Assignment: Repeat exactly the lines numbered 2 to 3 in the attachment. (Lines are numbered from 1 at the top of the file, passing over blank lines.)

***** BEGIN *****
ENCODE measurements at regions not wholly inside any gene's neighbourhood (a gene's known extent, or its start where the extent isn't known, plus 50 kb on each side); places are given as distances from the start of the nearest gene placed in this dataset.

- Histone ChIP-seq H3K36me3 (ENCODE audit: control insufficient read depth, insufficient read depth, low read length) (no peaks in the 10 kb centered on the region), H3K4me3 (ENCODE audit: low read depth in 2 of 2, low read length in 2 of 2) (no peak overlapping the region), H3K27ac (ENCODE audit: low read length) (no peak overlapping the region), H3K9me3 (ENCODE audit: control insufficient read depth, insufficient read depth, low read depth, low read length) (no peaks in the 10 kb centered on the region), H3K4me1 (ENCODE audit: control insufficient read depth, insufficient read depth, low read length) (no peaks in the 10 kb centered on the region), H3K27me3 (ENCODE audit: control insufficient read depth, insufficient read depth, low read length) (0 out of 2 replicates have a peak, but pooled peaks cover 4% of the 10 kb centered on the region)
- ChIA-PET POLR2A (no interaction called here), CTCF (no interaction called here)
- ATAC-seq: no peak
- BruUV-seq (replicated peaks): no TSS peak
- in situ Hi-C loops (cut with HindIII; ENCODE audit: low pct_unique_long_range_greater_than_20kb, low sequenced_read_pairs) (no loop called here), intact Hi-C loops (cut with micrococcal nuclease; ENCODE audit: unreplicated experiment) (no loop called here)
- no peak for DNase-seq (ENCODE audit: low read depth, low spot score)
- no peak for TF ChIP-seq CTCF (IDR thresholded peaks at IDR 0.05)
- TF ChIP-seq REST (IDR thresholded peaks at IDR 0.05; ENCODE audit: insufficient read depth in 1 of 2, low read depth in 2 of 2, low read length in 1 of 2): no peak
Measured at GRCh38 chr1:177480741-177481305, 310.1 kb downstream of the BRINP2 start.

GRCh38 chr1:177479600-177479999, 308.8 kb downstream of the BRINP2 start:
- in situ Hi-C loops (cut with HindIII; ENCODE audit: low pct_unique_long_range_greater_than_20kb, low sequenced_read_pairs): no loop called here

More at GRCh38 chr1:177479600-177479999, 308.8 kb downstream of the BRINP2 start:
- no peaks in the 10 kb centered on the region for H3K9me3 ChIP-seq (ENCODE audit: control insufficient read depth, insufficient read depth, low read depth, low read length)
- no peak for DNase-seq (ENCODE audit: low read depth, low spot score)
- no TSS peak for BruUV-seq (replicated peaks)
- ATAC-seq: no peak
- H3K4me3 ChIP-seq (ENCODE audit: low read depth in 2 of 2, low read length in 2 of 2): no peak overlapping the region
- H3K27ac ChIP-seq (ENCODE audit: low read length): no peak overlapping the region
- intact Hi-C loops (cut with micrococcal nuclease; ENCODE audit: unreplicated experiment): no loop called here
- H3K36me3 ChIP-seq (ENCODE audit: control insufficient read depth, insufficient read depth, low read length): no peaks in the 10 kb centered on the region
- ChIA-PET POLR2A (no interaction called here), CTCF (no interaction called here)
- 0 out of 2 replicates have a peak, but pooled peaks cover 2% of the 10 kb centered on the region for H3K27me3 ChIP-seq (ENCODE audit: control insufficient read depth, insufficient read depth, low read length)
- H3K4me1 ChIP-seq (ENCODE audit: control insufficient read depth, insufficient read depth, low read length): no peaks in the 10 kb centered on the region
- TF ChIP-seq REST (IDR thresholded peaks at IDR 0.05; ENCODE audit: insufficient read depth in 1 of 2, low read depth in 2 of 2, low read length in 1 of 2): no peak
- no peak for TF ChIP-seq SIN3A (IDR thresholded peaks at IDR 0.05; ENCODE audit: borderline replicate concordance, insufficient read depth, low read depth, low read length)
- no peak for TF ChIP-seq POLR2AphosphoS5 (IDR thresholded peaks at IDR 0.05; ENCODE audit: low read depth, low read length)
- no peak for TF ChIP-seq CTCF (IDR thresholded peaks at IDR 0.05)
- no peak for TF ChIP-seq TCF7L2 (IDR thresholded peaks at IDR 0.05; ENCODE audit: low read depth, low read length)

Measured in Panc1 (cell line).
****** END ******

- Histone ChIP-seq H3K36me3 (ENCODE audit: control insufficient read depth, insufficient read depth, low read length) (no peaks in the 10 kb centered on the region), H3K4me3 (ENCODE audit: low read depth in 2 of 2, low read length in 2 of 2) (no peak overlapping the region), H3K27ac (ENCODE audit: low read length) (no peak overlapping the region), H3K9me3 (ENCODE audit: control insufficient read depth, insufficient read depth, low read depth, low read length) (no peaks in the 10 kb centered on the region), H3K4me1 (ENCODE audit: control insufficient read depth, insufficient read depth, low read length) (no peaks in the 10 kb centered on the region), H3K27me3 (ENCODE audit: control insufficient read depth, insufficient read depth, low read length) (0 out of 2 replicates have a peak, but pooled peaks cover 4% of the 10 kb centered on the region)
- ChIA-PET POLR2A (no interaction called here), CTCF (no interaction called here)